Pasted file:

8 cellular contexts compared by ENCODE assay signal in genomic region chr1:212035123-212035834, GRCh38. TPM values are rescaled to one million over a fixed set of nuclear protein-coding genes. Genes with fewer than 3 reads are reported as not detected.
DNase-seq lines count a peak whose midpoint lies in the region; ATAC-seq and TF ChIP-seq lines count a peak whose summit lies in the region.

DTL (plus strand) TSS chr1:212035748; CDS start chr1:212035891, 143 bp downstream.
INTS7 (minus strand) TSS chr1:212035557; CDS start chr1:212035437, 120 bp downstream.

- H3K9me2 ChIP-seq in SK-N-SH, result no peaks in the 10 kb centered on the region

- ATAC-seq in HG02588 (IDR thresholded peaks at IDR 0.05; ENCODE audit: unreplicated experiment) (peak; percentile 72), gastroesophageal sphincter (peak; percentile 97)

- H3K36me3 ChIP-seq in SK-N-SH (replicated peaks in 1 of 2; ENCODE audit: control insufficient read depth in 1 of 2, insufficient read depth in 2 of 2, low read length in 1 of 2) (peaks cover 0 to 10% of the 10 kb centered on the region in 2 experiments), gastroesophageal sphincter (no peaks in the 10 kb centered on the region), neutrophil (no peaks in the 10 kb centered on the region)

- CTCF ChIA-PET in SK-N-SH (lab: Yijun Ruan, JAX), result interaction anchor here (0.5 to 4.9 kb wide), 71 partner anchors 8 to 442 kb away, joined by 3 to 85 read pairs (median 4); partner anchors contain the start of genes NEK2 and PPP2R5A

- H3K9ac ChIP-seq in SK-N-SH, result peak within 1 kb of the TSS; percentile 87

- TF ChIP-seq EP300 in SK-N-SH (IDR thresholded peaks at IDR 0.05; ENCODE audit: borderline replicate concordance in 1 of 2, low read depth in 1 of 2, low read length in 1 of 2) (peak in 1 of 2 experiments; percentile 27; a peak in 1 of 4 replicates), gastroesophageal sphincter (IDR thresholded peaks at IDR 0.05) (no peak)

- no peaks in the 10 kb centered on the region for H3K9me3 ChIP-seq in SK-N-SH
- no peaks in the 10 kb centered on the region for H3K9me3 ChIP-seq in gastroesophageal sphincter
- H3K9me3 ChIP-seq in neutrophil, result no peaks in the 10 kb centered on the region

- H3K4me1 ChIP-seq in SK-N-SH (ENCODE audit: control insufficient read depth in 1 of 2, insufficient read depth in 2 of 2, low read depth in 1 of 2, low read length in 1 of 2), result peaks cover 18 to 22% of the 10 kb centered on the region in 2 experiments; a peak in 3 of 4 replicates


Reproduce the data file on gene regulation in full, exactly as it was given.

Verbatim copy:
8 cellular contexts compared by ENCODE assay signal in genomic region chr1:212035123-212035834, GRCh38. TPM values are rescaled to one million over a fixed set of nuclear protein-coding genes. Genes with fewer than 3 reads are reported as not detected.
DNase-seq lines count a peak whose midpoint lies in the region; ATAC-seq and TF ChIP-seq lines count a peak whose summit lies in the region.

DTL (plus strand) TSS chr1:212035748; CDS start chr1:212035891, 143 bp downstream.
INTS7 (minus strand) TSS chr1:212035557; CDS start chr1:212035437, 120 bp downstream.

- H3K9me2 ChIP-seq in SK-N-SH, result no peaks in the 10 kb centered on the region

- ATAC-seq in HG02588 (IDR thresholded peaks at IDR 0.05; ENCODE audit: unreplicated experiment) (peak; percentile 72), gastroesophageal sphincter (peak; percentile 97)

- H3K36me3 ChIP-seq in SK-N-SH (replicated peaks in 1 of 2; ENCODE audit: control insufficient read depth in 1 of 2, insufficient read depth in 2 of 2, low read length in 1 of 2) (peaks cover 0 to 10% of the 10 kb centered on the region in 2 experiments), gastroesophageal sphincter (no peaks in the 10 kb centered on the region), neutrophil (no peaks in the 10 kb centered on the region)

- CTCF ChIA-PET in SK-N-SH (lab: Yijun Ruan, JAX), result interaction anchor here (0.5 to 4.9 kb wide), 71 partner anchors 8 to 442 kb away, joined by 3 to 85 read pairs (median 4); partner anchors contain the start of genes NEK2 and PPP2R5A

- H3K9ac ChIP-seq in SK-N-SH, result peak within 1 kb of the TSS; percentile 87

- TF ChIP-seq EP300 in SK-N-SH (IDR thresholded peaks at IDR 0.05; ENCODE audit: borderline replicate concordance in 1 of 2, low read depth in 1 of 2, low read length in 1 of 2) (peak in 1 of 2 experiments; percentile 27; a peak in 1 of 4 replicates), gastroesophageal sphincter (IDR thresholded peaks at IDR 0.05) (no peak)

- no peaks in the 10 kb centered on the region for H3K9me3 ChIP-seq in SK-N-SH
- no peaks in the 10 kb centered on the region for H3K9me3 ChIP-seq in gastroesophageal sphincter
- H3K9me3 ChIP-seq in neutrophil, result no peaks in the 10 kb centered on the region

- H3K4me1 ChIP-seq in SK-N-SH (ENCODE audit: control insufficient read depth in 1 of 2, insufficient read depth in 2 of 2, low read depth in 1 of 2, low read length in 1 of 2), result peaks cover 18 to 22% of the 10 kb centered on the region in 2 experiments; a peak in 3 of 4 replicates